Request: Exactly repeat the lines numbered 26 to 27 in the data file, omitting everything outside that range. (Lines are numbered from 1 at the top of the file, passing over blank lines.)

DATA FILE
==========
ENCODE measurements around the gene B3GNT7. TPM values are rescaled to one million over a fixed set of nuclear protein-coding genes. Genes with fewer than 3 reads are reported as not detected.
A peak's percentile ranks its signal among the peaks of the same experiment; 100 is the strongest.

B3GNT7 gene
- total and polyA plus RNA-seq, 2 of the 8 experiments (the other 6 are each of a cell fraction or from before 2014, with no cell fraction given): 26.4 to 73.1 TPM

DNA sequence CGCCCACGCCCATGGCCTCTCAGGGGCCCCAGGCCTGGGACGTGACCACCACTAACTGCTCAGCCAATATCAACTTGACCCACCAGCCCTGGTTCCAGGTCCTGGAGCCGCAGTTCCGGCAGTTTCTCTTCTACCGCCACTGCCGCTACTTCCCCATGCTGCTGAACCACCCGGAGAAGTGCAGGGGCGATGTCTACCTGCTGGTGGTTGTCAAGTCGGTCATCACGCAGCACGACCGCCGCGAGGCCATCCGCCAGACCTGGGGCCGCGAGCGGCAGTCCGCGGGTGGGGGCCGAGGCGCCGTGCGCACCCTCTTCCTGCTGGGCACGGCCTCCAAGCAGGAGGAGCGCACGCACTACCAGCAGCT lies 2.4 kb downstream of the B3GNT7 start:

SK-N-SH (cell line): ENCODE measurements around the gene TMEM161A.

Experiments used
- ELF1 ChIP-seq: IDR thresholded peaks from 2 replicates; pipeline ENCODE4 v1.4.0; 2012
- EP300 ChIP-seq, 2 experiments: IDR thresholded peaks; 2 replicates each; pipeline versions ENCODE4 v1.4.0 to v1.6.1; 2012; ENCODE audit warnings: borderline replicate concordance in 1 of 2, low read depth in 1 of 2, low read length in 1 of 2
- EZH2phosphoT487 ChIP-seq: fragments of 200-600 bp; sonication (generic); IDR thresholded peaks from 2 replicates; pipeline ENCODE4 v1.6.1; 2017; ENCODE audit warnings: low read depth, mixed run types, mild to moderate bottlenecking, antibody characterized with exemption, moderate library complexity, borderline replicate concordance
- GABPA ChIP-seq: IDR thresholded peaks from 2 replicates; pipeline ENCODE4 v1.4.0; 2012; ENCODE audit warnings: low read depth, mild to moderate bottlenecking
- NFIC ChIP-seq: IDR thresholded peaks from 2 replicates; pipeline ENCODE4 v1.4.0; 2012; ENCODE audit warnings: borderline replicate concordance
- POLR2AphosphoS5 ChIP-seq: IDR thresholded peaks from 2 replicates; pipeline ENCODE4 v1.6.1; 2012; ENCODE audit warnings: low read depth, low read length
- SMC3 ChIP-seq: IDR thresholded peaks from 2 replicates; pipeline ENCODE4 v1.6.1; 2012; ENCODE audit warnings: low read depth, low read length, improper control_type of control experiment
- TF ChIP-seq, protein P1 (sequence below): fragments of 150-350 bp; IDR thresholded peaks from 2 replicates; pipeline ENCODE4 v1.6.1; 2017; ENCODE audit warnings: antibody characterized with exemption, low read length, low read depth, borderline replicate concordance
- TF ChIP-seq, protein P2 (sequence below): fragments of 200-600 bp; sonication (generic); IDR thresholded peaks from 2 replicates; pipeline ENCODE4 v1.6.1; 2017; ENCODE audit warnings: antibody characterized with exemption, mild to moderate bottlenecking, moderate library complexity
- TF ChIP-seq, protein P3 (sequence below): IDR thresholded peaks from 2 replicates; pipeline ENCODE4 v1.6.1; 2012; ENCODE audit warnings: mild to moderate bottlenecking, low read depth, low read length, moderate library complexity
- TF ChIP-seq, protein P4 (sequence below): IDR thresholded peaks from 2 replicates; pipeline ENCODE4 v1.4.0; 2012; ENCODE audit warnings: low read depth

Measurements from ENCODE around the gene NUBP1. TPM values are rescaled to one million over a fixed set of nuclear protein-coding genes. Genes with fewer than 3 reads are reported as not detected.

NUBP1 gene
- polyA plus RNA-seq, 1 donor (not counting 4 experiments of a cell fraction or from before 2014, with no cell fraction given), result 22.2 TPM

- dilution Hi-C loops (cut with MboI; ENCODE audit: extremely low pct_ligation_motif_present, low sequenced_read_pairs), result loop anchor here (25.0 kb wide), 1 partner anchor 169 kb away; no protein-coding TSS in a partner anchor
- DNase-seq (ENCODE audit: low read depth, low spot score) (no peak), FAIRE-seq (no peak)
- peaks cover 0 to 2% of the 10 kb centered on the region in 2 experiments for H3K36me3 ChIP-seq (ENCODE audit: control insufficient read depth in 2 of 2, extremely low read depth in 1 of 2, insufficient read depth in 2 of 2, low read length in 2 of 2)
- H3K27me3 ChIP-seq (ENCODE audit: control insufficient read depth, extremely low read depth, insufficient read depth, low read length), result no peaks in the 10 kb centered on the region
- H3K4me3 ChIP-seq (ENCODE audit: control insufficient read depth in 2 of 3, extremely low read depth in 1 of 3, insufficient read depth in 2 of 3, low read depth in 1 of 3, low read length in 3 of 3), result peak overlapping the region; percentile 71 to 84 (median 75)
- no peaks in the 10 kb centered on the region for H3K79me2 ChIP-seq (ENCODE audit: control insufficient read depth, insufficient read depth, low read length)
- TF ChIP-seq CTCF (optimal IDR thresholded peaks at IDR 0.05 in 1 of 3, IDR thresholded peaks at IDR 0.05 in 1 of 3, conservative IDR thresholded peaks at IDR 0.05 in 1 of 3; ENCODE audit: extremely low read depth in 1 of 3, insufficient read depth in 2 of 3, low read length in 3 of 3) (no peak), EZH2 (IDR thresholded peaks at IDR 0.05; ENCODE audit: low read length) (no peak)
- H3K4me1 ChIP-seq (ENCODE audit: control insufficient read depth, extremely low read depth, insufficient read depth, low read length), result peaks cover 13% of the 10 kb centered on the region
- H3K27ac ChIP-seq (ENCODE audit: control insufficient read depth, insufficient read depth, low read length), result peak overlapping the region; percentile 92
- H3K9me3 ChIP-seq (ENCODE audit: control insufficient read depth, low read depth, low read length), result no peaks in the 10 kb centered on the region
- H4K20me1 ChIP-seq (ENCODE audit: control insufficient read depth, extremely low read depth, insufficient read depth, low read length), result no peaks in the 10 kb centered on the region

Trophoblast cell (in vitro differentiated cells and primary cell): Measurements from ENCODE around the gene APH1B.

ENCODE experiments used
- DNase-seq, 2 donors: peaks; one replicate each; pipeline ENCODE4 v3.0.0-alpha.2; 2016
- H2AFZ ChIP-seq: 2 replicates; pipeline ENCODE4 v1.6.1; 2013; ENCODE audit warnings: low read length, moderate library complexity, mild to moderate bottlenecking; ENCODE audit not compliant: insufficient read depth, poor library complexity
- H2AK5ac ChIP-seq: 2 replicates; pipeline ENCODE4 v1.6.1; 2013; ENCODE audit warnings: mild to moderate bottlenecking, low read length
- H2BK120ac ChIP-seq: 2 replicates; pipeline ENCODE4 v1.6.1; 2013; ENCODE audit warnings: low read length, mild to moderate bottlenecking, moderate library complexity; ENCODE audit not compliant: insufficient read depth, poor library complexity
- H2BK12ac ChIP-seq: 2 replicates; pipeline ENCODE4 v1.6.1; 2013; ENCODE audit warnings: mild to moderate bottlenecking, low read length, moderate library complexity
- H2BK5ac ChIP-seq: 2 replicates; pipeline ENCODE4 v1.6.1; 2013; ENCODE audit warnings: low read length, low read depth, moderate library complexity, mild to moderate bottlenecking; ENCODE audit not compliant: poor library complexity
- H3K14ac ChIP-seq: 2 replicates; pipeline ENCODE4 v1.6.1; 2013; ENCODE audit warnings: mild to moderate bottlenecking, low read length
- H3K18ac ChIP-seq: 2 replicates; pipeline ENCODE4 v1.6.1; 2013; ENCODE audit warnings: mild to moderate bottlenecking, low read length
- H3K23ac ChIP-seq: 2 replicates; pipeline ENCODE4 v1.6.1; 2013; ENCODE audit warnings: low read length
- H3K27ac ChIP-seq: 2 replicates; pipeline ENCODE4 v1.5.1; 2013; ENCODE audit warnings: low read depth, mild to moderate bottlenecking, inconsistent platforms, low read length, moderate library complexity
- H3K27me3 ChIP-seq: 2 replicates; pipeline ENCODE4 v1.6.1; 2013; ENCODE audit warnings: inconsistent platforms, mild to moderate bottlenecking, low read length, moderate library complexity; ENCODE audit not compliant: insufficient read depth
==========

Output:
- H3K4me3 ChIP-seq (ENCODE audit: control insufficient read depth in 2 of 3, extremely low read depth in 1 of 3, insufficient read depth in 2 of 3, low read depth in 1 of 3, low read length in 3 of 3), result peak overlapping the region; percentile 71 to 84 (median 75)
- no peaks in the 10 kb centered on the region for H3K79me2 ChIP-seq (ENCODE audit: control insufficient read depth, insufficient read depth, low read length)